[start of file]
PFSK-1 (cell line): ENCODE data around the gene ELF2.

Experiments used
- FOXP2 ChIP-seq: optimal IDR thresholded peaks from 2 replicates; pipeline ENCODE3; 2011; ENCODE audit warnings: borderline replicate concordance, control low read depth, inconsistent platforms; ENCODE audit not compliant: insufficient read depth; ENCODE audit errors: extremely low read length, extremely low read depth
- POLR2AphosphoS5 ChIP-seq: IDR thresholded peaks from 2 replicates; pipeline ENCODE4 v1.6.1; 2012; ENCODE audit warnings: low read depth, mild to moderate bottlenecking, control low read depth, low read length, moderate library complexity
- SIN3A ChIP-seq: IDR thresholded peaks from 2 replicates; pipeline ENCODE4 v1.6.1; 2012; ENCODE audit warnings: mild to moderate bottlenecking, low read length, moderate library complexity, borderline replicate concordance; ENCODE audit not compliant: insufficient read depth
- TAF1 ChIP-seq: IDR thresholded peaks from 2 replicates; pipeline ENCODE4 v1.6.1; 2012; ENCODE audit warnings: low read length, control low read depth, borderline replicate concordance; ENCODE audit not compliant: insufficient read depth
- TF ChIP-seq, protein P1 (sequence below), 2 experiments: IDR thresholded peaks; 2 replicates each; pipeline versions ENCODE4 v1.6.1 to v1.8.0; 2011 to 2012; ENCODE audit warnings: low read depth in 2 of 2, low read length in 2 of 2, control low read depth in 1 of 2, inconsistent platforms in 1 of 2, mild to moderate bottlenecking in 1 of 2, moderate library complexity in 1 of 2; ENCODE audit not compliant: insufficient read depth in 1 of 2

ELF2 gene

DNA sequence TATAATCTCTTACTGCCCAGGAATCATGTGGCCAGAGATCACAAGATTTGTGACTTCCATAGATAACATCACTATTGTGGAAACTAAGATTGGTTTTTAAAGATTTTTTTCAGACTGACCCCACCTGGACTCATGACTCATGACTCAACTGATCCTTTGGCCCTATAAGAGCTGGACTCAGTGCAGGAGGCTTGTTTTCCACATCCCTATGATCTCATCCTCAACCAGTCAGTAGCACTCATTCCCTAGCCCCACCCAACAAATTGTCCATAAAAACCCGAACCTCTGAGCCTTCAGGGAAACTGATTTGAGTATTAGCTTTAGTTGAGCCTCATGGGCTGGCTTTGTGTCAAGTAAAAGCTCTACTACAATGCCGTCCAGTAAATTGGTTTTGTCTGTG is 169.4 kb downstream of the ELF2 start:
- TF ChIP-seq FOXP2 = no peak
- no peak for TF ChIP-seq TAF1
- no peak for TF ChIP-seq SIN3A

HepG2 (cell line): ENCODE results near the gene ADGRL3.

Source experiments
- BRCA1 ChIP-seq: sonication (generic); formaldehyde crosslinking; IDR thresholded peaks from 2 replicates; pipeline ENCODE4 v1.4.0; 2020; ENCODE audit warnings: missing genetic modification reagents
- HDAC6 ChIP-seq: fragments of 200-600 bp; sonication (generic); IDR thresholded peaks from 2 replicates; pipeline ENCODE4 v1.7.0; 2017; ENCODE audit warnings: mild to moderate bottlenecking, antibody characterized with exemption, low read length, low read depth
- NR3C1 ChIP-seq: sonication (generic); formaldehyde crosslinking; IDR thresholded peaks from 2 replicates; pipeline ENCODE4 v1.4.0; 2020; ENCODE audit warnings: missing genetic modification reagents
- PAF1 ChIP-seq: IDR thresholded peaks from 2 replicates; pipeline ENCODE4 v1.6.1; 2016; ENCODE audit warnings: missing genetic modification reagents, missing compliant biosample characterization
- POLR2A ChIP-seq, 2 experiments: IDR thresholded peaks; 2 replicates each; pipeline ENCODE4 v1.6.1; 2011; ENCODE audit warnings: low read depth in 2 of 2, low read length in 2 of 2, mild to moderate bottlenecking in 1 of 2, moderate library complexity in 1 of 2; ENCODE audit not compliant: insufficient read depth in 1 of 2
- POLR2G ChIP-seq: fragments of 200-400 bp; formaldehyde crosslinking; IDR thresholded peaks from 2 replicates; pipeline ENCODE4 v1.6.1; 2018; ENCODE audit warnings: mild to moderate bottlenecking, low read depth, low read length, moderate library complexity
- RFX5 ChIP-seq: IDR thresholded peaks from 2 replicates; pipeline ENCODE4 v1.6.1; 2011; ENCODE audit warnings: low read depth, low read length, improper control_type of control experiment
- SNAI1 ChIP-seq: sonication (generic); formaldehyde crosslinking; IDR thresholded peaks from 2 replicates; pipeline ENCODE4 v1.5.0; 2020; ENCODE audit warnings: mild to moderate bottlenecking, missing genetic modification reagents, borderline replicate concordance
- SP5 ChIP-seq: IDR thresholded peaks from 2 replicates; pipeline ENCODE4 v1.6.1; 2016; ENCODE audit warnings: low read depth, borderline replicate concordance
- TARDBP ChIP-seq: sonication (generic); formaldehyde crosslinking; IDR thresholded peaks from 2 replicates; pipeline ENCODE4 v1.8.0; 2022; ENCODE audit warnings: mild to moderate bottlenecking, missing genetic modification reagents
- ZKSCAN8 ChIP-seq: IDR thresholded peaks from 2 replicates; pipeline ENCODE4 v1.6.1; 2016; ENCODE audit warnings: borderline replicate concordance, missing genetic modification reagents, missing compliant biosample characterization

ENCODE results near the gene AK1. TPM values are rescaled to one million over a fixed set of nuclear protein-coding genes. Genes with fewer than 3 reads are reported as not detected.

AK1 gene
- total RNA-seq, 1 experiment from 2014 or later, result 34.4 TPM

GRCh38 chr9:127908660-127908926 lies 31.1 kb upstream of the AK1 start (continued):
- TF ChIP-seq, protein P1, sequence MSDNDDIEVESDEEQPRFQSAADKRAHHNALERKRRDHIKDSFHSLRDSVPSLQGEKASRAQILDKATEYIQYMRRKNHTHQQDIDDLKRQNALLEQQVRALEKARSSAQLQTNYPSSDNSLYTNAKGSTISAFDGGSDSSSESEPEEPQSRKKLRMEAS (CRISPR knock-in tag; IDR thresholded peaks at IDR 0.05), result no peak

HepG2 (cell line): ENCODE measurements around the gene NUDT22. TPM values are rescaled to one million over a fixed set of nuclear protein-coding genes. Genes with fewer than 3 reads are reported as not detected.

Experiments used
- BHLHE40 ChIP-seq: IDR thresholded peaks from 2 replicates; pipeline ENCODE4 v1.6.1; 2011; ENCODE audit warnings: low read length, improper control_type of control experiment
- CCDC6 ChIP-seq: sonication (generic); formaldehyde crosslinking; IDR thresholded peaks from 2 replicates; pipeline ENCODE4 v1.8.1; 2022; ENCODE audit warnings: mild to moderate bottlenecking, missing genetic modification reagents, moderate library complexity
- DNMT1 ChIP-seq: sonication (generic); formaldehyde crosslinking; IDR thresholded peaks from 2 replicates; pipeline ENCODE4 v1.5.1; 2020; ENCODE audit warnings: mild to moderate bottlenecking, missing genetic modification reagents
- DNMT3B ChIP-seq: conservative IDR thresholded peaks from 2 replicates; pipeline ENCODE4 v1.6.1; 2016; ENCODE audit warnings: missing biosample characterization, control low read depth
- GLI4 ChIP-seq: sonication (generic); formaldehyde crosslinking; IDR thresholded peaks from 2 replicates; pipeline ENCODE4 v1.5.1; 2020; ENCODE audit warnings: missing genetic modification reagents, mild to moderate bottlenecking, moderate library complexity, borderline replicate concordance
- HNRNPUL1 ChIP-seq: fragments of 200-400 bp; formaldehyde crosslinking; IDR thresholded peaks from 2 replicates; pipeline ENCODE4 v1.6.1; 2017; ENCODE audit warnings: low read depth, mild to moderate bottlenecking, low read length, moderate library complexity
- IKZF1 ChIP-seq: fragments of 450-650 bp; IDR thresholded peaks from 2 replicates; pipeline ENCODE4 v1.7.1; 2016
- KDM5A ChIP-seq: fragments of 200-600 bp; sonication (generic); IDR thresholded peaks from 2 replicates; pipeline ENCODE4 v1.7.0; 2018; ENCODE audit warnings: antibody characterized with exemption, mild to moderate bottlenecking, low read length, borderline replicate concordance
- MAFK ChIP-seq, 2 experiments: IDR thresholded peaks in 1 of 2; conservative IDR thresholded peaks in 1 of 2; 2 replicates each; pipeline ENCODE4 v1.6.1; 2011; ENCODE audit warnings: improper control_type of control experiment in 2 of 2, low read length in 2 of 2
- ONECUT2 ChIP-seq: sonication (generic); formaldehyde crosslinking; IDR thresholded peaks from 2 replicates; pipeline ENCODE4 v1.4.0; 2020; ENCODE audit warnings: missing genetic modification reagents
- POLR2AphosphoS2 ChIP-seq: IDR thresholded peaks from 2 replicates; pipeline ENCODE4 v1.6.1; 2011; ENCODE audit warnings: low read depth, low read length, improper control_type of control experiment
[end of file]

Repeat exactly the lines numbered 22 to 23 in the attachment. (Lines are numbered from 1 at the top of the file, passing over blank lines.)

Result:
- SNAI1 ChIP-seq: sonication (generic); formaldehyde crosslinking; IDR thresholded peaks from 2 replicates; pipeline ENCODE4 v1.5.0; 2020; ENCODE audit warnings: mild to moderate bottlenecking, missing genetic modification reagents, borderline replicate concordance
- SP5 ChIP-seq: IDR thresholded peaks from 2 replicates; pipeline ENCODE4 v1.6.1; 2016; ENCODE audit warnings: low read depth, borderline replicate concordance